The results also suggest that vibrations (called phonons), within the lattice structure of these materials, are essential to their superconductivity by binding electrons in pairs. The research is published in the February 26 - March 2 on-line edition of the Proceedings of the National Academy of Sciences.
Superconductors are substances that conduct electricity — the flow of electrons — without any resistance. Electrical resistance disappears in superconductors at specific, so-called, transition temperatures, Tc's. The early conventional superconductors had to be cooled to extremely low (below 20 K or –253ºC) temperatures for electricity to flow freely. In 1986 scientists discovered a class of high-temperature superconductors made of ceramic copper oxides that have much higher transition temperatures. But understanding how they work and thus how they can be manipulated has been surprisingly hard.
As Carnegie's Xiao-Jia Chen, lead author of the study explains: "High-temperature superconductors consist of copper and oxygen atoms in a layered structure. Scientists have been trying hard to determine the properties that affect their transition temperatures since 1987. In this study, we found that by substituting oxygen-16 with its heavier sibling oxygen-18, the transition temperature changes; such a substitution is known as the isotope effect. The different masses of the isotopes cause a change in lattice vibrations and hence the binding force that enables pairs of electrons to travel through the material without resistance. Even more exciting is our discovery that manipulating the compression of the crystalline lattice of the high-Tc material has a similar effect on the superconducting transition temperature. Our study revealed that pressure and the isotope effect have equivalent roles on the transition temperature in cuprate superconductors."
Superconducting materials can achieve their maximum transition temperatures at a specific amount of "doping," which is simply the addition of charged particles (negatively charged electrons or positively charged holes). Both the transition temperature and isotope effect critically depend on the doping level. For optimally doped materials, the higher the maximum transition temperature is, the smaller the isotope effect is.
Understanding this behavior is very challenging. The Carnegie / Hong Kong collaboration found that if phonons are at work, they would account both for the magnitude of the isotope effect, as a function of the doping level, and the variation among different types of cuprate superconductors. The study also revealed what might be happening to modify the electronic structures among various optimally doped materials to cause the variation of the superconducting properties. The suite of results presents a unified picture for the oxygen isotope effect in cuprates at ambient condition and under high pressure.
"Although we've known for some time that vibrations of the atoms, or phonons, propel electrons through conventional superconductors, they have just recently been suspected to be at work in high-temperature superconductors," commented coauthor Viktor Struzhkin. "This research suggests that lattice vibrations are important to the way the high-Tc materials function as well. We are very excited by the possibilities arising from these findings."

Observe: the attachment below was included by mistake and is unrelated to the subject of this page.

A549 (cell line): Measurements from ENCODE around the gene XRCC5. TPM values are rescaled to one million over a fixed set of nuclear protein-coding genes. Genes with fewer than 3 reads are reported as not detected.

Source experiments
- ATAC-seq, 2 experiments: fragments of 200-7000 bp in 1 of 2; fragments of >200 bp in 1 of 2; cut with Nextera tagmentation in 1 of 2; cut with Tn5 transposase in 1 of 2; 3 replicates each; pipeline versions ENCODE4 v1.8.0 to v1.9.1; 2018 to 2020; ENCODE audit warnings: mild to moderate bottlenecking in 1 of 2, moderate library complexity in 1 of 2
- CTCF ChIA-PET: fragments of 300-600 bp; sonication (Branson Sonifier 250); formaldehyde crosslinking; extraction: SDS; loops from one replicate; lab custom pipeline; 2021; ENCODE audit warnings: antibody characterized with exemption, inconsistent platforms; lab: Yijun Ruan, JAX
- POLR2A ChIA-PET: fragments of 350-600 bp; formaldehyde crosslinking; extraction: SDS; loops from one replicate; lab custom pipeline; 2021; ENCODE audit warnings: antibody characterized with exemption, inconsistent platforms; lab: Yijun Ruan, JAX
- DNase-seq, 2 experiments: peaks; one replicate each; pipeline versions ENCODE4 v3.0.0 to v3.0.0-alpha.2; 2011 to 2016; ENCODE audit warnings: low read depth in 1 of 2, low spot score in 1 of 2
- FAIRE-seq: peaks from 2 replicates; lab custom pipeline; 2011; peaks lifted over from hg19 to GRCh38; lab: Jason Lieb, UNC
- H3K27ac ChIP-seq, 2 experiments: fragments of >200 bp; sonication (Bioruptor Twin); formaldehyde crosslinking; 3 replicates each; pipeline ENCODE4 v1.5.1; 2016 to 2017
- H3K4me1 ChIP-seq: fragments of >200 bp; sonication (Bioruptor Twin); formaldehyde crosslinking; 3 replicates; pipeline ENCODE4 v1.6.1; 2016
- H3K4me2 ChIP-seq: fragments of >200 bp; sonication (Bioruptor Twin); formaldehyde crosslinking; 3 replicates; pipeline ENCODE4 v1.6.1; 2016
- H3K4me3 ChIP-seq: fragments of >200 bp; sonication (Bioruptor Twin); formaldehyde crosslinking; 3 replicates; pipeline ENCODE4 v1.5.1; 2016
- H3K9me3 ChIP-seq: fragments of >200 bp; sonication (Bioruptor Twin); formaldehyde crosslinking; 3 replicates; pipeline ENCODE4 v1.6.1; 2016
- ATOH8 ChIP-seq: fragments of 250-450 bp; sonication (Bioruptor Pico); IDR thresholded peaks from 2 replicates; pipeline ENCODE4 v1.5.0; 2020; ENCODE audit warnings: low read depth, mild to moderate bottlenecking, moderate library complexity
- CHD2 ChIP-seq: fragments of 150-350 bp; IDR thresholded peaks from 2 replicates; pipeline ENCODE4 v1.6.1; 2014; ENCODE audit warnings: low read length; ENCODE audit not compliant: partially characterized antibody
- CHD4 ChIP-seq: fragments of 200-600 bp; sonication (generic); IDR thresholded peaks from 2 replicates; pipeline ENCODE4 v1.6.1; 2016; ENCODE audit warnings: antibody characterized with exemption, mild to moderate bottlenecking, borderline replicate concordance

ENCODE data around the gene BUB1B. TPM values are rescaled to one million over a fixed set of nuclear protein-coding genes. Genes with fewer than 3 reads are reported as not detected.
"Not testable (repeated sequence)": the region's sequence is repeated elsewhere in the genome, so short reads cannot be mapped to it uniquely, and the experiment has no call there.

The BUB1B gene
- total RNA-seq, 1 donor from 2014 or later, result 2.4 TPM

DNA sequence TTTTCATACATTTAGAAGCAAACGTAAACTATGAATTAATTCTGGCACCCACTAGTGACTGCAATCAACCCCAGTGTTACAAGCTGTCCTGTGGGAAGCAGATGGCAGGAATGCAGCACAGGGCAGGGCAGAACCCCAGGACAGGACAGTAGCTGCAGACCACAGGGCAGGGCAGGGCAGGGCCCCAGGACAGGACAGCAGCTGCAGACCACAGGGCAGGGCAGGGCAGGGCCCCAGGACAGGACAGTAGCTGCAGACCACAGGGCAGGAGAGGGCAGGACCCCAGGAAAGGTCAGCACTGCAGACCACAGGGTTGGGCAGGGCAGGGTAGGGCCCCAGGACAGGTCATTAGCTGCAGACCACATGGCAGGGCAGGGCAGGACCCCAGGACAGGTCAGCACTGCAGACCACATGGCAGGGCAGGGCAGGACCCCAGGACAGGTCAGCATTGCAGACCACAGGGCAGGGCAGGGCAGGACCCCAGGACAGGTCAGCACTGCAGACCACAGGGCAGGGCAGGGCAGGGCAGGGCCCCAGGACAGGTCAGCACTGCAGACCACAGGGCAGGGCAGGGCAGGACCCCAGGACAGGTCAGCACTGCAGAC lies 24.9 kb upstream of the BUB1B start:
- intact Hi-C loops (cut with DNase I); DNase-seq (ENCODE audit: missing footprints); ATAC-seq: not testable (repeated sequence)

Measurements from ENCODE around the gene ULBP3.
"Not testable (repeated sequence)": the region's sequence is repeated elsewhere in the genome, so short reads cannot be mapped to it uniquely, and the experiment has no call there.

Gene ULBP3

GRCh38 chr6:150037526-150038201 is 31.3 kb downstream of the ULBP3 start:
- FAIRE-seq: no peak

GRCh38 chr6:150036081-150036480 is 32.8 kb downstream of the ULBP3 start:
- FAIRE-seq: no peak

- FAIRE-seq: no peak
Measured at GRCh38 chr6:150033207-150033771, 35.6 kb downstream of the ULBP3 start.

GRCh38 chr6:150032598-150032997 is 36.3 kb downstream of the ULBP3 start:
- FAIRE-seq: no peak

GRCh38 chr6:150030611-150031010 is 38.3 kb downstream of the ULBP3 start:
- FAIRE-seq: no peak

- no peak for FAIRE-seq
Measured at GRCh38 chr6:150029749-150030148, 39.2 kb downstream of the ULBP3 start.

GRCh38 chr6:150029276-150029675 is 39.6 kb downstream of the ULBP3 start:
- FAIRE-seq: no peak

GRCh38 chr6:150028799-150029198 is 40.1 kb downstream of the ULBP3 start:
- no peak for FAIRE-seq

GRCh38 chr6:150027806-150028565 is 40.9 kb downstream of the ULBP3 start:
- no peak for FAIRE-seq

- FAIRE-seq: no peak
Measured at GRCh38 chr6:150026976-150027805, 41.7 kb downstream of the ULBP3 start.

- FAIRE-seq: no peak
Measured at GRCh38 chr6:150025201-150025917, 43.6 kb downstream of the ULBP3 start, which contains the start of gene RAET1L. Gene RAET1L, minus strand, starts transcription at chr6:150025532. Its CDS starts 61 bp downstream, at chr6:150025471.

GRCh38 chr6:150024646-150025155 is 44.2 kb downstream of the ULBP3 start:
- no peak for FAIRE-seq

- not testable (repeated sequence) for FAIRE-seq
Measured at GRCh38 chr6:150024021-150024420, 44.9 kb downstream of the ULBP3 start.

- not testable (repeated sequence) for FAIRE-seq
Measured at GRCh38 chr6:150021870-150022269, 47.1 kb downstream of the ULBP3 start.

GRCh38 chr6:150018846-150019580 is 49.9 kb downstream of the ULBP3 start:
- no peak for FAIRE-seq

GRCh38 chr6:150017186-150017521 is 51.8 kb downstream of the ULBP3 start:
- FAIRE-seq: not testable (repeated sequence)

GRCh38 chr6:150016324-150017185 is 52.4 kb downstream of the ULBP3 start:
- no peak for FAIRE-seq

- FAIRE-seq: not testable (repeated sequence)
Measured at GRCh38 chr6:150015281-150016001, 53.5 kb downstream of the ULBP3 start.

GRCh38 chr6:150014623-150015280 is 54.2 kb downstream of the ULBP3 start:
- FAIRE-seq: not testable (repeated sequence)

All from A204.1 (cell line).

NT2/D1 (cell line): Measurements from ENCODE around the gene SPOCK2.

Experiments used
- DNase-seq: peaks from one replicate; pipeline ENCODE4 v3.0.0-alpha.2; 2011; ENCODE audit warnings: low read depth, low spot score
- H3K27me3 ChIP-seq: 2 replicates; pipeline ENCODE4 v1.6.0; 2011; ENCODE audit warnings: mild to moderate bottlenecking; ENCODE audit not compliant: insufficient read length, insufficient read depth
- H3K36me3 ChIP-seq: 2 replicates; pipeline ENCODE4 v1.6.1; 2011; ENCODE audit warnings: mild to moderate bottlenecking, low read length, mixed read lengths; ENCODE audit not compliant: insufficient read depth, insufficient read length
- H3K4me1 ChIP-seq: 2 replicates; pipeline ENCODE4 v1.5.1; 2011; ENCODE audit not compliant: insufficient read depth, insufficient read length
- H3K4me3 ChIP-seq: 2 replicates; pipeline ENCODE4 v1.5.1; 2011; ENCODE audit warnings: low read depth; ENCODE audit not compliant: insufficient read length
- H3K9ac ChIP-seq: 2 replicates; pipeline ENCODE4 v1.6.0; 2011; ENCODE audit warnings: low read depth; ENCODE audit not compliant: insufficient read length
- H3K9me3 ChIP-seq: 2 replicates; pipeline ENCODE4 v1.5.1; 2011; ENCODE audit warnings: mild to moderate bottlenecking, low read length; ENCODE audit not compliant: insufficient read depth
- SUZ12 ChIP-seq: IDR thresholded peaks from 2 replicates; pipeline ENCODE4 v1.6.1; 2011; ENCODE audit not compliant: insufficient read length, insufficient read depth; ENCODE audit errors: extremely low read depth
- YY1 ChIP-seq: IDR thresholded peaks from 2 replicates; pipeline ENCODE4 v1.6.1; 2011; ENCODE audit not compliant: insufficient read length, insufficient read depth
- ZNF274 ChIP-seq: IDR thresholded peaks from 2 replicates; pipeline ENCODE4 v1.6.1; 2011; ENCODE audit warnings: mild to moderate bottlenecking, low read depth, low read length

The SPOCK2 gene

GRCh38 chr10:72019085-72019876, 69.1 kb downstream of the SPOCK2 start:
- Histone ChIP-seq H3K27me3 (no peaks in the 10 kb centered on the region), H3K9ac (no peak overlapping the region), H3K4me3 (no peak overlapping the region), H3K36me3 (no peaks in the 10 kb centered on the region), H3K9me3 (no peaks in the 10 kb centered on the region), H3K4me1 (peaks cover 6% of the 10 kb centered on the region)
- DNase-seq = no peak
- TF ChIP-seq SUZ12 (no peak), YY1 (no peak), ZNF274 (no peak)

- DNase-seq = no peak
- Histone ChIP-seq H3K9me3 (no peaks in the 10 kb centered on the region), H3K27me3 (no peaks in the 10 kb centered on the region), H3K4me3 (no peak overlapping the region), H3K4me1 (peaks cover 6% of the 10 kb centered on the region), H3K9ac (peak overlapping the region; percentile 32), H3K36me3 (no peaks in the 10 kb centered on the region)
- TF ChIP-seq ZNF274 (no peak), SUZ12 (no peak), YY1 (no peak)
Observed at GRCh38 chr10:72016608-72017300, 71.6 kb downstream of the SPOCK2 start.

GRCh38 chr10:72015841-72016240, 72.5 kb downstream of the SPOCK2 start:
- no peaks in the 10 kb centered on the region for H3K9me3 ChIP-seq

Xiao-Jia Chen | EurekAlert!
An innovative high-performance material: biofibers made from green lacewing silk
20.01.2017 | Fraunhofer-Institut für Angewandte Polymerforschung IAP
Treated carbon pulls radioactive elements from water
20.01.2017 | Rice University
An important step towards a completely new experimental access to quantum physics has been made at University of Konstanz. The team of scientists headed by...
Yersiniae cause severe intestinal infections. Studies using Yersinia pseudotuberculosis as a model organism aim to elucidate the infection mechanisms of these...
Researchers from the University of Hamburg in Germany, in collaboration with colleagues from the University of Aarhus in Denmark, have synthesized a new superconducting material by growing a few layers of an antiferromagnetic transition-metal chalcogenide on a bismuth-based topological insulator, both being non-superconducting materials.
While superconductivity and magnetism are generally believed to be mutually exclusive, surprisingly, in this new material, superconducting correlations...
Laser-driving of semimetals allows creating novel quasiparticle states within condensed matter systems and switching between different states on ultrafast time scales
Studying properties of fundamental particles in condensed matter systems is a promising approach to quantum field theory. Quasiparticles offer the opportunity...
Among the general public, solar thermal energy is currently associated with dark blue, rectangular collectors on building roofs. Technologies are needed for aesthetically high quality architecture which offer the architect more room for manoeuvre when it comes to low- and plus-energy buildings. With the “ArKol” project, researchers at Fraunhofer ISE together with partners are currently developing two façade collectors for solar thermal energy generation, which permit a high degree of design flexibility: a strip collector for opaque façade sections and a solar thermal blind for transparent sections. The current state of the two developments will be presented at the BAU 2017 trade fair.
As part of the “ArKol – development of architecturally highly integrated façade collectors with heat pipes” project, Fraunhofer ISE together with its partners...
19.01.2017 | Event News
10.01.2017 | Event News
09.01.2017 | Event News
20.01.2017 | Awards Funding
20.01.2017 | Materials Sciences
20.01.2017 | Life Sciences